Shear stress analysis of mammalian cell suspensions for prediction of industrial centrifugation and its verification

Authors

  • N. Hutchinson,

    1. Department of Biochemical Engineering, The Advanced Centre for Biochemical Engineering, University College London, Torrington Place, London, WC1E 7JE, United Kingdom; telephone: 020 7679 7031; fax: 020 7209 0703
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  • N. Bingham,

    1. Lonza Biologics plc, 228 Bath Road, Slough, Berkshire, SL1 4DX, United Kingdom
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  • N. Murrell,

    1. Lonza Biologics plc, 228 Bath Road, Slough, Berkshire, SL1 4DX, United Kingdom
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  • S. Farid,

    1. Department of Biochemical Engineering, The Advanced Centre for Biochemical Engineering, University College London, Torrington Place, London, WC1E 7JE, United Kingdom; telephone: 020 7679 7031; fax: 020 7209 0703
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  • M. Hoare

    Corresponding author
    1. Department of Biochemical Engineering, The Advanced Centre for Biochemical Engineering, University College London, Torrington Place, London, WC1E 7JE, United Kingdom; telephone: 020 7679 7031; fax: 020 7209 0703
    • Department of Biochemical Engineering, The Advanced Centre for Biochemical Engineering, University College London, Torrington Place, London, WC1E 7JE, United Kingdom; telephone: 020 7679 7031; fax: 020 7209 0703
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Abstract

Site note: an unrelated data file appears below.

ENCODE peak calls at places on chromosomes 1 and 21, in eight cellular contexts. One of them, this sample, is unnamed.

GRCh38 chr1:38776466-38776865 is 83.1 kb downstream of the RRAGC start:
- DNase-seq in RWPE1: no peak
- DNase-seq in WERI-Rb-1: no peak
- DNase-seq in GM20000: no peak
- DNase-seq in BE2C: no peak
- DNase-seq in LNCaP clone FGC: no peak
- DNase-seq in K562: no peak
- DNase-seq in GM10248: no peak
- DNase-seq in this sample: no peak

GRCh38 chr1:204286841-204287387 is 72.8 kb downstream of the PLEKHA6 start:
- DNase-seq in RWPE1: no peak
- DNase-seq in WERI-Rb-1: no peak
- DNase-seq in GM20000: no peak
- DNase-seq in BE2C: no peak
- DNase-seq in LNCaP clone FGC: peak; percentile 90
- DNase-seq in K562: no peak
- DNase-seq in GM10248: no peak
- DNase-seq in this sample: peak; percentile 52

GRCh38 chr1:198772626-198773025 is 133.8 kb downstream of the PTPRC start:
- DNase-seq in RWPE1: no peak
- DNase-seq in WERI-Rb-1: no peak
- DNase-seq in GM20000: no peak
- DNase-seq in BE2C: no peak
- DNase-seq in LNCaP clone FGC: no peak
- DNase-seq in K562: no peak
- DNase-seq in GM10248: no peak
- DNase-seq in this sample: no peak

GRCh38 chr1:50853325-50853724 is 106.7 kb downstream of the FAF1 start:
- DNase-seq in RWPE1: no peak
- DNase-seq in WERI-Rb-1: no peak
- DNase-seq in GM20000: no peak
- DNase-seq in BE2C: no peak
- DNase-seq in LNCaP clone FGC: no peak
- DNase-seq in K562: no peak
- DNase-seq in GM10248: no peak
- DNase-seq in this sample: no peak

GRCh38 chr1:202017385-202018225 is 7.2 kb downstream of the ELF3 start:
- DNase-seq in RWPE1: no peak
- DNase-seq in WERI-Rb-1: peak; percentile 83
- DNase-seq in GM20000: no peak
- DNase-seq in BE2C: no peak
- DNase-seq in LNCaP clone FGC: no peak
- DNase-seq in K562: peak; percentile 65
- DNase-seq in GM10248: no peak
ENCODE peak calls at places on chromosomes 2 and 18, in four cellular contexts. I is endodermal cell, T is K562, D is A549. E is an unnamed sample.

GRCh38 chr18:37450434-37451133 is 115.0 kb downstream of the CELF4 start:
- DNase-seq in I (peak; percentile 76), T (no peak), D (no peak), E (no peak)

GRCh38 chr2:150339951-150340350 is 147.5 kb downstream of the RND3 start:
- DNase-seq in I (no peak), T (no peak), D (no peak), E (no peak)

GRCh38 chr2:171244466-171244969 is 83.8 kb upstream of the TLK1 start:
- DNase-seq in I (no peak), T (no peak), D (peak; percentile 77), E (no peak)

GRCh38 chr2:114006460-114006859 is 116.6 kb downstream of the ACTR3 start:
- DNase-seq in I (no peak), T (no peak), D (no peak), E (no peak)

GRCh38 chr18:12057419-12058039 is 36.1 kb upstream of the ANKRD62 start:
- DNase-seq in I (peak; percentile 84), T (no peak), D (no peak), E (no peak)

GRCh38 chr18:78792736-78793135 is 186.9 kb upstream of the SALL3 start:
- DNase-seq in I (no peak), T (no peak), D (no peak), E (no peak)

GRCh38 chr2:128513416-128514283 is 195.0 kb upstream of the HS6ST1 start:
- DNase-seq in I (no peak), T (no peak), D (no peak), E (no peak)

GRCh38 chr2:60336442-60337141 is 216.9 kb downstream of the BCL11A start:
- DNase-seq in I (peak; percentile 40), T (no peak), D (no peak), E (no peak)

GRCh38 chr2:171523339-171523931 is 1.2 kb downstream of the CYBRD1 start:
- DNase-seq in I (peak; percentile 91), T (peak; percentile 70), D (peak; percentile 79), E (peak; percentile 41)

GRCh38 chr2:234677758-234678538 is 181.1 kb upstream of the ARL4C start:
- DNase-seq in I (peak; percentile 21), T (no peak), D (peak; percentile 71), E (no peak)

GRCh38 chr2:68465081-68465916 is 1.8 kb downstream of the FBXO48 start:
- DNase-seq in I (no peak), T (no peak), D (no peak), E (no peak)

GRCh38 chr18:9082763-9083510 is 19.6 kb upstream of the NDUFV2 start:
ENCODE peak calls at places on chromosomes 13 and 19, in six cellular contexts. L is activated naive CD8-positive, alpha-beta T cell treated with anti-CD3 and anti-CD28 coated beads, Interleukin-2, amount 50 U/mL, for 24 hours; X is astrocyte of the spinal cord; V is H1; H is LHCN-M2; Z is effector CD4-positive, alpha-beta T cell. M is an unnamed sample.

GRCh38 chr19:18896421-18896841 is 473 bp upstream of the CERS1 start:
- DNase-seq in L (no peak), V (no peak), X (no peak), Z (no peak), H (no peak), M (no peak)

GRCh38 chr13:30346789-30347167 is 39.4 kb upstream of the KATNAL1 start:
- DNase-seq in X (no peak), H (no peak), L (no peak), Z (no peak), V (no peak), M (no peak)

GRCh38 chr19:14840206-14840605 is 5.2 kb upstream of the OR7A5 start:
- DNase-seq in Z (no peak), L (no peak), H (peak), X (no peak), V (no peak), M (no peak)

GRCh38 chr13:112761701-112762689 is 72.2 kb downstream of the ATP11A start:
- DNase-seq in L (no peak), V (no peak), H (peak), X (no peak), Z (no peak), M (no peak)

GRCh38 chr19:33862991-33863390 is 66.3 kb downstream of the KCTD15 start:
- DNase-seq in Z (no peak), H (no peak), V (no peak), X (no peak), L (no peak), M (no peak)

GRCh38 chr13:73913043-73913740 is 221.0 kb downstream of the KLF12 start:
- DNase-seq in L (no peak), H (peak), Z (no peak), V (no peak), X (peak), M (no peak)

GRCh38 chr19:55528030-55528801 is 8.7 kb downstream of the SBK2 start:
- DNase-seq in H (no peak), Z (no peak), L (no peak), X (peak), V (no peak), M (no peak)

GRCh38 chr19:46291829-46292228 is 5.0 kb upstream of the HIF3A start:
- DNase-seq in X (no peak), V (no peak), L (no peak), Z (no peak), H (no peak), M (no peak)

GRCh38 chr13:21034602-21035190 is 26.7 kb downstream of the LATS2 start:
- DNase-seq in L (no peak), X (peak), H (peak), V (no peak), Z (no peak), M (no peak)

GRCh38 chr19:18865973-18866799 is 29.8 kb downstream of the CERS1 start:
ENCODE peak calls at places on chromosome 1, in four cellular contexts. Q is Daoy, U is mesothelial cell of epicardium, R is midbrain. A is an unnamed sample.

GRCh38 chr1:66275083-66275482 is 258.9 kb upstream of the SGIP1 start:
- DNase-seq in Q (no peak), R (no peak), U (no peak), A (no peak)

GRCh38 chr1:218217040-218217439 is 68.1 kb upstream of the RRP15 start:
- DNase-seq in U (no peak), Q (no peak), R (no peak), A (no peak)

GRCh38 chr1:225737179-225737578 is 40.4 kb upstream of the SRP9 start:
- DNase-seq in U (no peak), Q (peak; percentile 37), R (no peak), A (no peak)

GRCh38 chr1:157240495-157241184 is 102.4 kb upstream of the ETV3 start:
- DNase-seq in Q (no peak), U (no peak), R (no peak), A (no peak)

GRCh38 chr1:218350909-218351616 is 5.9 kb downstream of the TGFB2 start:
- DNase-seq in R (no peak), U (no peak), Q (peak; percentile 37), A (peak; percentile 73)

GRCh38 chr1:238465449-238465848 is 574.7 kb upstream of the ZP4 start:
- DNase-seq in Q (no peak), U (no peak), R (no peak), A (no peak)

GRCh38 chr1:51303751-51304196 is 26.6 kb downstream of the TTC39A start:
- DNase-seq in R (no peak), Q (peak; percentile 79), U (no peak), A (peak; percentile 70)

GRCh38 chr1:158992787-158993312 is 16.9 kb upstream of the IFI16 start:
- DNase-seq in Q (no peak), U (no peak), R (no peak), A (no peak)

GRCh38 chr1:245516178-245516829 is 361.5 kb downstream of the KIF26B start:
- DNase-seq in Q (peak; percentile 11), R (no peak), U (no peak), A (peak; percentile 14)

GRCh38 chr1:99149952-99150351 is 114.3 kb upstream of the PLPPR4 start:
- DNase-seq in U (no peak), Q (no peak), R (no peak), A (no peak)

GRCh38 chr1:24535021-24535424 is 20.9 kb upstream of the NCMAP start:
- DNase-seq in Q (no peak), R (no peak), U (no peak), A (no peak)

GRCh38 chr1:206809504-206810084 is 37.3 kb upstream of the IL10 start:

This article describes the use of ultra scale-down studies requiring milliliter quantities of process material to study the clarification of mammalian cell culture broths using industrial-scale continuous centrifuges during the manufacture of a monoclonal antibody for therapeutic use. Samples were pretreated in a small high-speed rotating-disc device in order to mimic the effect on the cells of shear stresses in the feed zone of the industrial scale centrifuges. The use of this feed mimic was shown to predict a reduction of the clarification efficiency by significantly reducing the particle size distribution of the mammalian cells. The combined use of the rotating-disc device and a laboratory-scale test tube centrifuge successfully predicted the separation characteristics of industrial-scale, disc stack centrifuges operating with different feed zones. A 70% reduction in flow rate in the industrial-scale centrifuge was shown to arise from shear effects. A predicted 2.5-fold increase in throughput for the same clarification performance, achieved by the change to a centrifuge using a feed zone designed to give gentler acceleration of the bioprocess fluid, was also verified at large-scale. © 2006 Wiley Periodicals, Inc.

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